Senko no Ronde 2 Review

Senko No Ronde 2 has taken a pair of unsuspecting genres and smashed them together. At first, I was sceptical about the marriage of the beat-em-up to the shoot-em-up. After all, these are two types of games with extremely different fundamentals. But there are those that would argue that a decent bullet-hell game or (danmaku in Japanese) is similar to a good fighting game in many ways, each requiring tight timing and fast reflexes. And although it takes some time to get to grips with what the hell is going on, after a while Senko No Ronde starts to feel like an unholy union between the two genres.

The one vs one battle is played from a birds-eye-view perspective, with each player controlling a battle-mech, using a number of different attacks in an attempt to ‘vanish’ their opponent. Your main weapon (X)  can be fired indefinitely, while your sub-weapon (circle) can be fired until it runs out of ammo, which will be replenished over time. Square fires your ‘barrage’ weapon which can be used as long as you have the ammo, different to your sub weapon in the fact that its ammo needs to be collected rather than it regenerating. Mecha-melee battles can be achieved by getting into close range and pressing a face button, which performs a rock-paper-scissors series of attacks, each one designed to trump one another during combat. Each mech has a support attack that can be called in roughly every minute and a half with a push of L1, while a push of L2 turns them into a screen-filling bullet-hell mega-boss.

At any point during the match, if you have a charge stored up, you can basically turn into an end boss. Each character turns into a death-spewing behemoth, often flooding the screen with lasers and missiles at the touch of a button. You’ll get an extra pool of health to complement your newfound stature and a set time limit to do your best bullet-hell impression. Activating this mode while on the brink of death (brink of vanish?) will transform you into a ‘final boss’, a bigger, badder version with more health and even more powerful weaponry. Pulling this off in the middle of a battle feels pretty sweet as it is, but is also full of tactical benefits.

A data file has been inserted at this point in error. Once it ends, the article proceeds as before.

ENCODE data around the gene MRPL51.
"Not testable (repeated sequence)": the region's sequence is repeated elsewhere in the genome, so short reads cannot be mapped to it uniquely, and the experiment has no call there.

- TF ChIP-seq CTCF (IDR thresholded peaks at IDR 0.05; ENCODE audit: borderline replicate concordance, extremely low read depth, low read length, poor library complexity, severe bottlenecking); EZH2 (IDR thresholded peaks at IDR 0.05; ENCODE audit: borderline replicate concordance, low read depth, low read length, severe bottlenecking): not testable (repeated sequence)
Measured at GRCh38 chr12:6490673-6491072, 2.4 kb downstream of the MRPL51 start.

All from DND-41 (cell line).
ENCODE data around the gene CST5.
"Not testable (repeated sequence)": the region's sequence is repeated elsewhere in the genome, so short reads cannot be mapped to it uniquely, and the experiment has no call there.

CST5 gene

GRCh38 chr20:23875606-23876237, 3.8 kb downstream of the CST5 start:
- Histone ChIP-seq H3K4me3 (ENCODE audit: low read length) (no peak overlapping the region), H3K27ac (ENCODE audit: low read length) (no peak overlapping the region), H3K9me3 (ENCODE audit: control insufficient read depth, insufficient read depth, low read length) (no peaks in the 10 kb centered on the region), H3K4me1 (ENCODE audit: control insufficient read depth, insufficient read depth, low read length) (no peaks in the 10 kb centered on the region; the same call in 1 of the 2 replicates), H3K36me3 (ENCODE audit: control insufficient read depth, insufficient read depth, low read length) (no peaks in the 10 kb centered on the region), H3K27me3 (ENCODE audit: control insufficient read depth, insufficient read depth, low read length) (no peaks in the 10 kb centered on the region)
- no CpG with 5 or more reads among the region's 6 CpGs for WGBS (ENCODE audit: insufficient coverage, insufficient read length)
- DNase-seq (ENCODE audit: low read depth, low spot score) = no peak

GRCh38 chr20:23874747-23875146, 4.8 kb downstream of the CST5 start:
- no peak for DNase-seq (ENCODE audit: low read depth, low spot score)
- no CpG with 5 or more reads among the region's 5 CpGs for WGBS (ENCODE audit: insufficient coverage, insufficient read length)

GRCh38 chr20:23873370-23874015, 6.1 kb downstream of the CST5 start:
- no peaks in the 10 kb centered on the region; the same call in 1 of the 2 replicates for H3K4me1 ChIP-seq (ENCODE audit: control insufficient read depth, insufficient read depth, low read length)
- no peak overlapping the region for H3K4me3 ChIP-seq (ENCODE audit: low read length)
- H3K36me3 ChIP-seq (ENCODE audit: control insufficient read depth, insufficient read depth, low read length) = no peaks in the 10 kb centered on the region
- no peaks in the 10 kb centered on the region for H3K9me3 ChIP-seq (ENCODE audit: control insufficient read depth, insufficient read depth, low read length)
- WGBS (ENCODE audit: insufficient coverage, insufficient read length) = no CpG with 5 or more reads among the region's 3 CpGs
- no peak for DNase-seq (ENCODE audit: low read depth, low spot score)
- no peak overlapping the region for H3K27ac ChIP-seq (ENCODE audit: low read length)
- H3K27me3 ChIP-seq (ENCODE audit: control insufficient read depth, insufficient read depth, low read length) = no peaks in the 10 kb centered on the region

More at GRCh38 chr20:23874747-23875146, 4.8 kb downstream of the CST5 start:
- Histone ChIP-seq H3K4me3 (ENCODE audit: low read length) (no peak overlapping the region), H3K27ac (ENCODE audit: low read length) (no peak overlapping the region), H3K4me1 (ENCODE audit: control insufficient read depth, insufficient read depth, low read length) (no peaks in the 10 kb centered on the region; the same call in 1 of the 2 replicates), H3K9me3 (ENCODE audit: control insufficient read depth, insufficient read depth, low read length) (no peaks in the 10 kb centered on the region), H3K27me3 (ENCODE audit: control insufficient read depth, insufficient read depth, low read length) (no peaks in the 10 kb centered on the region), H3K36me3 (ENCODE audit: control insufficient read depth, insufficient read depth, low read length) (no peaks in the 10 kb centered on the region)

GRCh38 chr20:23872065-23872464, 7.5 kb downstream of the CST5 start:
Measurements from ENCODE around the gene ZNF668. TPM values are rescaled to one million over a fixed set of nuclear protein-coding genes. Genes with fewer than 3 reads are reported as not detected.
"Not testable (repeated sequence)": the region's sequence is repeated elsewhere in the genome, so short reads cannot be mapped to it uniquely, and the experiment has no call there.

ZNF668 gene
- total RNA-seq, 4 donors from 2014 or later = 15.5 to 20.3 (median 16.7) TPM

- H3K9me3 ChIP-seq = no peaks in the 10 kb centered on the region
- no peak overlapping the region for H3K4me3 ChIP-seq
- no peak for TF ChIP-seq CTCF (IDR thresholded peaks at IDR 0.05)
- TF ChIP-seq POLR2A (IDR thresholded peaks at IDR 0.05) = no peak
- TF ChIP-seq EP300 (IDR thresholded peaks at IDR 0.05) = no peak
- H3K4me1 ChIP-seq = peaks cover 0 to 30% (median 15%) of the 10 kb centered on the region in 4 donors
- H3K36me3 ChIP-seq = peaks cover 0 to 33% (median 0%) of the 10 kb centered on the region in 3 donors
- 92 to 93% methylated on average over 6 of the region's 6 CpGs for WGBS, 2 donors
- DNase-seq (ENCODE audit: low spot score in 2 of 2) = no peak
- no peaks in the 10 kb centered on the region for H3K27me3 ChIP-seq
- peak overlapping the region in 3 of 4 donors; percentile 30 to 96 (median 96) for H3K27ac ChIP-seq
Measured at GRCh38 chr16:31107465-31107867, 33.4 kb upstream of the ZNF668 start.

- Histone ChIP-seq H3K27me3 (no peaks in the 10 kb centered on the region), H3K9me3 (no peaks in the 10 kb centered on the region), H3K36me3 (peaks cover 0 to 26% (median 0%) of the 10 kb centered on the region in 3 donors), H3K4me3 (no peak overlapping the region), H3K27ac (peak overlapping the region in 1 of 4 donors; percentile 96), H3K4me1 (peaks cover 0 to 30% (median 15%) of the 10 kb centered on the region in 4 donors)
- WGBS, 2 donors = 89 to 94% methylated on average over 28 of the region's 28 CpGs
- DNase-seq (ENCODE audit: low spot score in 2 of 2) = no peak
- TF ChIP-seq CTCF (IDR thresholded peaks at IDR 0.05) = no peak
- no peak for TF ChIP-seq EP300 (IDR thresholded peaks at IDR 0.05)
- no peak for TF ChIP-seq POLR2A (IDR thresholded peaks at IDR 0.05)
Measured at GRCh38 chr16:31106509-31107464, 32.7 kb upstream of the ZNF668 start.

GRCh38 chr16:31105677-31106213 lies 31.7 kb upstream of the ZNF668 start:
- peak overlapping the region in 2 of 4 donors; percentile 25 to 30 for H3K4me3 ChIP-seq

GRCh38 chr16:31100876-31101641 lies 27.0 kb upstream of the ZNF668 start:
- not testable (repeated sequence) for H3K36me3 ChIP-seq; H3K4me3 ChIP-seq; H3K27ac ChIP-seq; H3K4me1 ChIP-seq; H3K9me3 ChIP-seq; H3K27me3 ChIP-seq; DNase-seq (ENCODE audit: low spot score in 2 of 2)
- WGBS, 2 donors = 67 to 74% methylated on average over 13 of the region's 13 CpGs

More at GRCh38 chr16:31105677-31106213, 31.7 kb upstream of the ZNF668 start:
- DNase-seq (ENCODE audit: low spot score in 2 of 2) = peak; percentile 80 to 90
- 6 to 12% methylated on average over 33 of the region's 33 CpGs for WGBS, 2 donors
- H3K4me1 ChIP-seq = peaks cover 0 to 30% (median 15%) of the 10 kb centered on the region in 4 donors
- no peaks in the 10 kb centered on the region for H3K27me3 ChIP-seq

Because there can only be one boss on the screen at once, timing is crucial. Pulling it out sooner rather than later will net you early damage, but if your opponent saves his or hers until the very last second, their final boss might annihilate you. And although waiting to be able to transform into your final form might seem like a good idea, if your opponent beats you to it while you are already on low health, you’re probably done for.

Each of the mechs also handle extremely different from one another, and with quite a large roster available, getting used to the way each individual wants to attack takes some time. Machine guns, lasers, rockets, grenades; each ship requires different tactics to achieve victory, with some being less obvious than others. One particular example that stands out relies on deploying reflectors onto the battlefield, which when shot, direct a more powerful attack at your actual foe. There are a lot of unique attacks, most of which put a satisfying amount on firepower on-screen to begin with, and only get better in boss mode.

Visually, it’s a bit of a mixed bag. While the sheer amount of projectiles crashing around the battlefield can sometimes feel quite impressive, the mechs themselves are somewhat lacking when viewed from a top-down perspective. They also lack any real character, with all but a few being humanoid-shaped battle suits rather than designs with any unique style about them. The arenas are also a bit of a disappointment. The background is animated to make it look as if the players are hurtling through the space or through abandoned stations, but as far with no objects or anything to interact with, the background is less ‘dynamic’ and more ‘animation-on-a-loop’.  The music is suitably techno, but as all the voice acting is in Japanese (and with no dubbing available), I had no clue what was actually being said during the matches and cutscenes.

After all is said and done though, I’m going to find it hard to recommend this game to anyone but fans of the bullet-hell-schmup genre. When you start to get the hang of how a ship plays, it can be fun to play in short bursts, but anything longer than an hour or so starts to get a bit tedious against the computer. Turning into bosses (and besting opponents that attempt to do the same) is great for a while, but lacks any real progression due to the arcade nature of the game. It has local and online versus modes, but the at the moment, online play is terribly laggy (for me anyway). Watching a screenful of bullets lurch painstakingly slowly towards you and lag-dodging into each and every one of them is nothing short of infuriating, although local multiplayer (understandably) worked fine. Theres a story mode available, which uses a visual-novel style narrative, to allow you to get to know each of the characters and the events that unfold to bring them together. Often a couple of chapters of story will be punctuated by gameplay, and adds a little extra flavour for those interested. But ultimately, it’s a little bit too expensive for what it is. Thirty three pounds is a lot of money to drop on a game like this, which is ultimately only going to keep fans of the genre interested for more than a few hours.

REVIEW CODE: A complimentary Sony Playstation 4 code was provided to Bonus Stage for this review. Please send all review code enquiries to editor@bonusstage.co.uk.

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